Existence and Knowledge ProblemJune 26, 2021
When the first true philosophers appeared in ancient Greece about 2,500 years ago, the first thing that aroused their curiosity was the world they lived in and surrounding their entire lives.
the earth and the various forms of life that inhabit it; the Sun, Moon, visible planets and stars; They saw climates, earthquakes, and lunar and solar eclipses. They realized that traditional myths and legends about the gods were insufficient to explain all this, and they sought something to satisfy their curiosity and intellect.
Here is the first question that preoccupied these early philosophers: “Why was the universe made?” was, and the question soon expanded: “What is the nature of all that exists?” took its form. This is a form of question belonging to the field of philosophy that we call metaphysics today.
Existence and Knowledge Problem
Although much of the original question has been answered by modern science, “How is it that something happens instead of nothing?” Metaphysical questions like these are not the type to be answered so simply. Because we exist as a part of the universe, metaphysics also considers the nature of human existence and what it means to be a conscious being. How do we perceive the world around us and can everything exist independently of our perception? What is the relationship between our mind and body, and is there such a thing as an immortal soul? The field of metaphysics deals with questions of existence, ontology forms the basis of much of Western philosophy.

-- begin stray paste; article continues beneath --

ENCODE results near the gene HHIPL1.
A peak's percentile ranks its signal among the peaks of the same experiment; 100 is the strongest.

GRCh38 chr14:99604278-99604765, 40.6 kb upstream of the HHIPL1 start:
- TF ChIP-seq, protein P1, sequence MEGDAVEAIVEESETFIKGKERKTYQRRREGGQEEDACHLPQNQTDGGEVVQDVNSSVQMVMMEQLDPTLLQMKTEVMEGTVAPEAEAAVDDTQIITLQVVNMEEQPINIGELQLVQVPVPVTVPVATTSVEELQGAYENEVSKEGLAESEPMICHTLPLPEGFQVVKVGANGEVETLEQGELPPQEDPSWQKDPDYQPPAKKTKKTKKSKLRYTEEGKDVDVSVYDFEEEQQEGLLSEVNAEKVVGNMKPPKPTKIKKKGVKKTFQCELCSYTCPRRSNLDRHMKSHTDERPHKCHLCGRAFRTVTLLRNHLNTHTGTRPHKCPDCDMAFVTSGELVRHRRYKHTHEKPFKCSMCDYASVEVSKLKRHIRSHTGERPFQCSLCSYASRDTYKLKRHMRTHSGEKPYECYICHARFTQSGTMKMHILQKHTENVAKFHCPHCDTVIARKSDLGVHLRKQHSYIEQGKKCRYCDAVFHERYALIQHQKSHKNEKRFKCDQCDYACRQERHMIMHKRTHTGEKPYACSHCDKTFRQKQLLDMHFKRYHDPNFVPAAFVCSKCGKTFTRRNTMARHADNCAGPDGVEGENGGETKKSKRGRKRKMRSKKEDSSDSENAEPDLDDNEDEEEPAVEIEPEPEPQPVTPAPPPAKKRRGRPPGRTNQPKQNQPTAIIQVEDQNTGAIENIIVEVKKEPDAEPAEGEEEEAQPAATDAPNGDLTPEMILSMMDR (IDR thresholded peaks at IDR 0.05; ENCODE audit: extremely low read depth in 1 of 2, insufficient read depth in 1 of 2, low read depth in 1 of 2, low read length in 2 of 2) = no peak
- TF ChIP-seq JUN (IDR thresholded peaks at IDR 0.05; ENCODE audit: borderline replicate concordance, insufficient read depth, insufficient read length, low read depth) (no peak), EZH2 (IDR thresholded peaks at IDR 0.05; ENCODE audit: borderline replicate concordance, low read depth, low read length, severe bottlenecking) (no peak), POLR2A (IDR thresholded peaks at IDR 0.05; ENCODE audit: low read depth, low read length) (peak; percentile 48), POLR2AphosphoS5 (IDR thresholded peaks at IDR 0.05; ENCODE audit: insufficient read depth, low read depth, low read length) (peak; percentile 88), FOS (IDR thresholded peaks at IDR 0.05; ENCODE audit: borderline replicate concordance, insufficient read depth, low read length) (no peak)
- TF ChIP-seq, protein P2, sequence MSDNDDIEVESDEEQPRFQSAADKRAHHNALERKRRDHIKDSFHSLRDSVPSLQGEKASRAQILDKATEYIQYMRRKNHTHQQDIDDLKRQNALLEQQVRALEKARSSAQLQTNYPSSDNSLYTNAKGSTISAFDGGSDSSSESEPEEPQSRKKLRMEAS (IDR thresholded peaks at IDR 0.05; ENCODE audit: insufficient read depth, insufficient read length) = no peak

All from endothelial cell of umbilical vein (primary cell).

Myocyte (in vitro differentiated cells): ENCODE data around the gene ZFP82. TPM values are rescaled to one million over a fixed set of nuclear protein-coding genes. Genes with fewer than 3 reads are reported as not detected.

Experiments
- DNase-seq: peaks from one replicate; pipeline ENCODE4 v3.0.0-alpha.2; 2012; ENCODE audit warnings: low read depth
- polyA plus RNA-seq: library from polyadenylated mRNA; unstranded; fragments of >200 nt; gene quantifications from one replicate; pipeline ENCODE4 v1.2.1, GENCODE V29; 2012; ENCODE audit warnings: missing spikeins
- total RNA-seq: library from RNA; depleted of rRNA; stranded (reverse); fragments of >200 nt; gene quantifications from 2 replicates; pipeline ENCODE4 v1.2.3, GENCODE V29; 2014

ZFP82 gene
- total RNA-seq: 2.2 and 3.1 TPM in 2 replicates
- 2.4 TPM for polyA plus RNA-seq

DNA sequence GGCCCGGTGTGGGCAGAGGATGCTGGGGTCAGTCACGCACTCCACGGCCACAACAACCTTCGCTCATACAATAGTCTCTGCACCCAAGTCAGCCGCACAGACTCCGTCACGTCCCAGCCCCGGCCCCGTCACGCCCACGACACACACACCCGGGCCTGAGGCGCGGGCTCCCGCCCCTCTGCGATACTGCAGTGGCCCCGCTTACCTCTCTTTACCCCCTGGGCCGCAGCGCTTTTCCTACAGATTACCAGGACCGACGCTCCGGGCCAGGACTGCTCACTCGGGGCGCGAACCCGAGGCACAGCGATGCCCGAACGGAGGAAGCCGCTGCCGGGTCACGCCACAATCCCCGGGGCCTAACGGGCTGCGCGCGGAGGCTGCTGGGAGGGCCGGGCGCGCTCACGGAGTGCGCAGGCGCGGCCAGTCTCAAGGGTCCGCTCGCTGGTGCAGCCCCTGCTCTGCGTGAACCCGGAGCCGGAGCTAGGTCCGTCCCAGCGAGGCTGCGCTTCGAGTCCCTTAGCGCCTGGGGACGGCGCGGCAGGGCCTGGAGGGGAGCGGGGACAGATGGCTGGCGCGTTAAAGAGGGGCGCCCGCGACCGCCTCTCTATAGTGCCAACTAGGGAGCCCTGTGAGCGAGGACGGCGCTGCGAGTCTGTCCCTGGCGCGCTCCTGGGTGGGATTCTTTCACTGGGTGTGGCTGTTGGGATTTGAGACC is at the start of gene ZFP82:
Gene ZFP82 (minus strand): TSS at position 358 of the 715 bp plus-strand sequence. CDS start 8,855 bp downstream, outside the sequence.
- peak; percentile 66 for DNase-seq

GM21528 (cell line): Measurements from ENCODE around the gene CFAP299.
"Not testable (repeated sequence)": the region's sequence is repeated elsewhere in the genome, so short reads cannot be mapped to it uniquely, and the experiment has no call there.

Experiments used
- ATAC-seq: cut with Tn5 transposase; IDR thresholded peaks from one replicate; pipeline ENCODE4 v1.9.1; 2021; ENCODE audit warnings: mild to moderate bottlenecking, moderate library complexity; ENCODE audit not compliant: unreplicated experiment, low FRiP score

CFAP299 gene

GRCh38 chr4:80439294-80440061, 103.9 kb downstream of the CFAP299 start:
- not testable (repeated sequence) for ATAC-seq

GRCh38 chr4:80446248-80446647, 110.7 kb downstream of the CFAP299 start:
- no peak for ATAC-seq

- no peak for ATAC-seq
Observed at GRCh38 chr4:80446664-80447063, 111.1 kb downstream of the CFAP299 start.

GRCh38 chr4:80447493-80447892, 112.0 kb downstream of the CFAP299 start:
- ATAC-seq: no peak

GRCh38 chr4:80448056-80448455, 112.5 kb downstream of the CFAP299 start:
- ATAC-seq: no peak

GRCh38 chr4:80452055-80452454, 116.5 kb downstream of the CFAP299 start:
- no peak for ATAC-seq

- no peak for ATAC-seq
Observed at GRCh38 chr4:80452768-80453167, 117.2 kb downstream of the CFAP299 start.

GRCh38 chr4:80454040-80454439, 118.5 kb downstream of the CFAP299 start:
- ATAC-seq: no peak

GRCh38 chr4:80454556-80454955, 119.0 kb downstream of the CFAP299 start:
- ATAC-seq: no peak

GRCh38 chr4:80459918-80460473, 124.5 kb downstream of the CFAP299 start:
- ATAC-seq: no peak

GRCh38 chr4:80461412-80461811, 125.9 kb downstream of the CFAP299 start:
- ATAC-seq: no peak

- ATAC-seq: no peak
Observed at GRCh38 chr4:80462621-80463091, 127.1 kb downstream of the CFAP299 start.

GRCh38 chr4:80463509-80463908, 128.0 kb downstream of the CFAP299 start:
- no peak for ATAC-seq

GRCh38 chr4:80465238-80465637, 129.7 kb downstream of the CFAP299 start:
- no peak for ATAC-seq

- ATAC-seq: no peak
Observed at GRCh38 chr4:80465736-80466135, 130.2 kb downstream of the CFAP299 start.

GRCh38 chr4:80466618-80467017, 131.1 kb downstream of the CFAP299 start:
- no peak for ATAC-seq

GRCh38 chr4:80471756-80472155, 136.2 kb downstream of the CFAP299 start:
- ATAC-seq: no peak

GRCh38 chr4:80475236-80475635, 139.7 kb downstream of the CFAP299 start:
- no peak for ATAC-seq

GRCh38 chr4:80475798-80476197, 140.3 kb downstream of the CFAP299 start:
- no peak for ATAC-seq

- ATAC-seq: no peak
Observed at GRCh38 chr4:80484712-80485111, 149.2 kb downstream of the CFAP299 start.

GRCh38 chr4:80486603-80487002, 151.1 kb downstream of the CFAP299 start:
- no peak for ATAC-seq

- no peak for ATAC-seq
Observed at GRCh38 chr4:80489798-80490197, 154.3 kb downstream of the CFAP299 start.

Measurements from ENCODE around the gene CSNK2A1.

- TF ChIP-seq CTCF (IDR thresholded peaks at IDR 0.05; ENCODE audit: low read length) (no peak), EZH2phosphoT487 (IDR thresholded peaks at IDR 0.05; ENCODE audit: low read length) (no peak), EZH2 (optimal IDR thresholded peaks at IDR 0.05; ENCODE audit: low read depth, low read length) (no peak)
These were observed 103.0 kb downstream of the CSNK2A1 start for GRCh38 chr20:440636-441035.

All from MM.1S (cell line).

Once upon a time, philosophers attempted to put common knowledge to the test of logic, and another fundamental question arose: “How do we know?” The study of nature and the limits of knowledge formed the second important branch of philosophy, epistemology. At the center of epistemology is how we gain knowledge, how we know what we know; whether some (or all) knowledge is innate, or whether we learn it to live. Can we know something just by reasoning? These are crucial questions for philosophical thought, as we need to rely on our knowledge to reason correctly. We also need to define the scope and limits of our knowledge. Otherwise, we cannot be sure that we really know what we think we know, and that we have not been somehow “fooled” into believing it with our senses.
Source: Atatürk University Department of Sociology Lecture Notes for Grade 1 “Introduction to Philosophy” and “Introduction to Sociology” (Ömer YILDIRIM); Other Lecture Notes (ÖmerYILDIRIM)